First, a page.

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Supporting return-to-work and stay-at-work for people with mental health problems: a mixed methods study

   Management School

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  Prof K Nielsen, Dr Cristian Vasquez, Dr Susan Peters  No more applications being accepted  Funded PhD Project (Students Worldwide)

About the Project

Project description

Poor mental health resulting in long-term sick leave is an increasing problem and is costly to individuals, their families, the organizations they are employed in, and society as a whole. The aim of the PhD project is to understand how working conditions, organizational policies, programs, and practices support (or hinder) return to work (for workers who have had time off work to recover) and stay-at-work for workers with mental health problems. 

The project will build on an existing collaboration with a large healthcare organization, based in the Boston area and will consist of two parts. The first part of the project will use longitudinal survey data and administrative data from the healthcare organization to develop our understanding of the relationship between working conditions and other organizational contextual mechanisms and their role in supporting mental health stay-at-work and return-to-work for those who have had a mental-health-related work absence.

In the second part of the project, the aim is to develop a deeper and more nuanced understanding of the complex nature of stay-to-work and return-to-work for healthcare workers with mental health problems. Using a subsample of workers identified as having been on sick leave through company records, interviews will be conducted to understand topics such as decision making around return-to-work, experiences of return-to-work and stay at work, stigma, and supportive conditions facilitating a sustained outcome.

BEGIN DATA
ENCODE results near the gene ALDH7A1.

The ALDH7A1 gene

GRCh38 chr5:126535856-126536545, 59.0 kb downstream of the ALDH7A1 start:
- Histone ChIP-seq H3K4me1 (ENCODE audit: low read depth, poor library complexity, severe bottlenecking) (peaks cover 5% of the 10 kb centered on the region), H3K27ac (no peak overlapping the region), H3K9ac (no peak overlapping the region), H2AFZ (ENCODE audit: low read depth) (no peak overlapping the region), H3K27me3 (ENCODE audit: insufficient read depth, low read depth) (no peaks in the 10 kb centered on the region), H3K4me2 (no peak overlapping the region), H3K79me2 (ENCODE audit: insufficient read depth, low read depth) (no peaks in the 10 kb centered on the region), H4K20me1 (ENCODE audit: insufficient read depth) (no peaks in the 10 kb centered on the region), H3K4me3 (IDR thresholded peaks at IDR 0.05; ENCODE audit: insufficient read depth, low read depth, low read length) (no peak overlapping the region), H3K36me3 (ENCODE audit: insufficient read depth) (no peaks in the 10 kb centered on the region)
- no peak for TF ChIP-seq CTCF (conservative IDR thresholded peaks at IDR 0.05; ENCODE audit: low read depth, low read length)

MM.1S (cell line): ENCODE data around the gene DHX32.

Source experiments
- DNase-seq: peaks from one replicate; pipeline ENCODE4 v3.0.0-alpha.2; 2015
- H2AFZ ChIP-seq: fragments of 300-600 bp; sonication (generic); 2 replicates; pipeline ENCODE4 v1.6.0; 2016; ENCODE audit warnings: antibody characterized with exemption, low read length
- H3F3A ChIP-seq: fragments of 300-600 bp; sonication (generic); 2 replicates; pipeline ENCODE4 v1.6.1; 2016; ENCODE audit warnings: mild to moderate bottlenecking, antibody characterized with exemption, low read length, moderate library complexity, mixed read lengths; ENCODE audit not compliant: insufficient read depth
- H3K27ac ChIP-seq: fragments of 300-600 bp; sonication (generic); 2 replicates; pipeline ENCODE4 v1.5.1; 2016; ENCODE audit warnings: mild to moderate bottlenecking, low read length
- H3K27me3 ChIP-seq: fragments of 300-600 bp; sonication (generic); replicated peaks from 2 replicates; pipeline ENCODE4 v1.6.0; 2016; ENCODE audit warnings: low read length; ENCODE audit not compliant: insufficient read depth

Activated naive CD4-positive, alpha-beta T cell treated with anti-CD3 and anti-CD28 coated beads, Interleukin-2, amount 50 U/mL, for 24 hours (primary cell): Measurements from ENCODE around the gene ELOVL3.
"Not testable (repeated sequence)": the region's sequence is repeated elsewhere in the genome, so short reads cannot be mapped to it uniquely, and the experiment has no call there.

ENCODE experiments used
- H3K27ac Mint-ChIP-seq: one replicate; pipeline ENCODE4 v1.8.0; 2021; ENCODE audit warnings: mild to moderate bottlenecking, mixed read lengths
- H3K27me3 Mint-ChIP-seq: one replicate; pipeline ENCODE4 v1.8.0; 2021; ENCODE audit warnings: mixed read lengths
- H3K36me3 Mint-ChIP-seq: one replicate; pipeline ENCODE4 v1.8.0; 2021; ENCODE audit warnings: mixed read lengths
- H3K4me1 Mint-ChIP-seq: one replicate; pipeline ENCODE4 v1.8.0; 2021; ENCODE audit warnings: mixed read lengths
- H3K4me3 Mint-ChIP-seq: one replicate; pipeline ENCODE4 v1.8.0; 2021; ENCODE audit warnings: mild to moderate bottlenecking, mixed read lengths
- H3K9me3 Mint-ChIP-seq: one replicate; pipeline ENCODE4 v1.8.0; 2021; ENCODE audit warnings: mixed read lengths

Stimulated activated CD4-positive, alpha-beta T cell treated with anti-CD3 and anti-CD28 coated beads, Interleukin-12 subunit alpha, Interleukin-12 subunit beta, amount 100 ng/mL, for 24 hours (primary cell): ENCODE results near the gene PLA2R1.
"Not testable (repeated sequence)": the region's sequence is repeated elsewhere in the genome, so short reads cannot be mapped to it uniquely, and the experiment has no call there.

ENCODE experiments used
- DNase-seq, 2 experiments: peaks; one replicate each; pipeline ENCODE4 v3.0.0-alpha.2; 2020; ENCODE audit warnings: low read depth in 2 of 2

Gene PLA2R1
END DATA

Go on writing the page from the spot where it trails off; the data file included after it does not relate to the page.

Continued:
Key skills required are knowledge of qualitative methods and advanced knowledge of quantitative research methods and experience of work psychology.

International collaborator(s)

The successful candidate is offered a unique opportunity to work on a fully funded PhD project in collaboration with Harvard University, the Center for Work, Health and Well-being, one of ten US National Institute for Occupational Safety and Health Centers of Excellence for Total Worker Health® and Sheffield University Management School. 

The PhD student will gain experience conducting statistical analyses using an existing dataset and conduct all phases of a qualitative study (recruitment, data collection and interview techniques, qualitative analytic methods, and analyses, as well as using theoretical framework for mixed methods approaches) collaboratively with the Harvard Center’s team and Sheffield.

This proposed study will use a mixed methods design and be part of an existing collaboration (since 2007) between the Harvard Center and a large Boston-based healthcare organization. 

During the duration of the project, the successful candidate will spend up to 12 months at Harvard University. The candidate will be part of the Harvard PhD community along with the Center’s own students. They will participate in the Center’s activities, have access to the existing quantitative data sets administrative data, and be supported for fieldwork for the qualitative part of the study. 

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